Screencast apps focus on giving users a high quality video. A good screencasting tool should be light enough so that it doesn’t drag the system down, and it should be easy enough to use so that users don’t need to watch multiple tutorials to start recording with it. If you want to record a screencast with voice over on macOS you have two options. You can record the audio separately and add it to the video in post-production, or you can record the audio as you record your screen. If you’re looking to go with the second option, the default screen recording utility in macOS will do the job.
Screencast with voice over
On your Mac, open the screenshot utility. You can open it by searching for it in Spotlight, or you can open it from Launchpad. The trick is to access its UI and not just the quick screenshot feature. Once you see the screenshot utility’s bar, select the screencast option that you want to use.
The two options allow you to record the entire screen, or record just a select area of it.
Once you’ve selected a screencast type, click the Options dropdown next to it. You will see a long list of items that you can enable/disable. Under ‘Microphone’, select the mic that you want to use to record the voice over. After that, you can start recording your screen and all audio input detected by the mic will be recorded with it.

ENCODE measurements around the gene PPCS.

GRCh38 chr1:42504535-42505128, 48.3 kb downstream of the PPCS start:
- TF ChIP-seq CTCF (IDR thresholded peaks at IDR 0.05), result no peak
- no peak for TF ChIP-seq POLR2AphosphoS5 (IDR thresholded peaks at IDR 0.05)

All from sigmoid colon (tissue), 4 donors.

If you have multiple input devices that you want to record with, you can set up an aggregate audio device on macOS which basically combines multiple audio devices into one.
The final file that you get will be much larger than a file without any audio. macOS records the screen in the best possibly quality so you can rest assured that the audio quality will be just as good and hence the file will be larger. It will not make up for any background noise though. That’s something you have to take care of yourself. The audio quality is just how well the sound that’s detected is compressed in the video and what bit-rate it has, among other things.
You should note that one other option for audio is the ‘Background Music (UI sounds)’. Selecting this option will record the UI audio sounds you get when you interact with your system. For example, when you move files to the Trash on macOS, you hear a particular sound. That sound, and others like it will be recorded when this option is selected.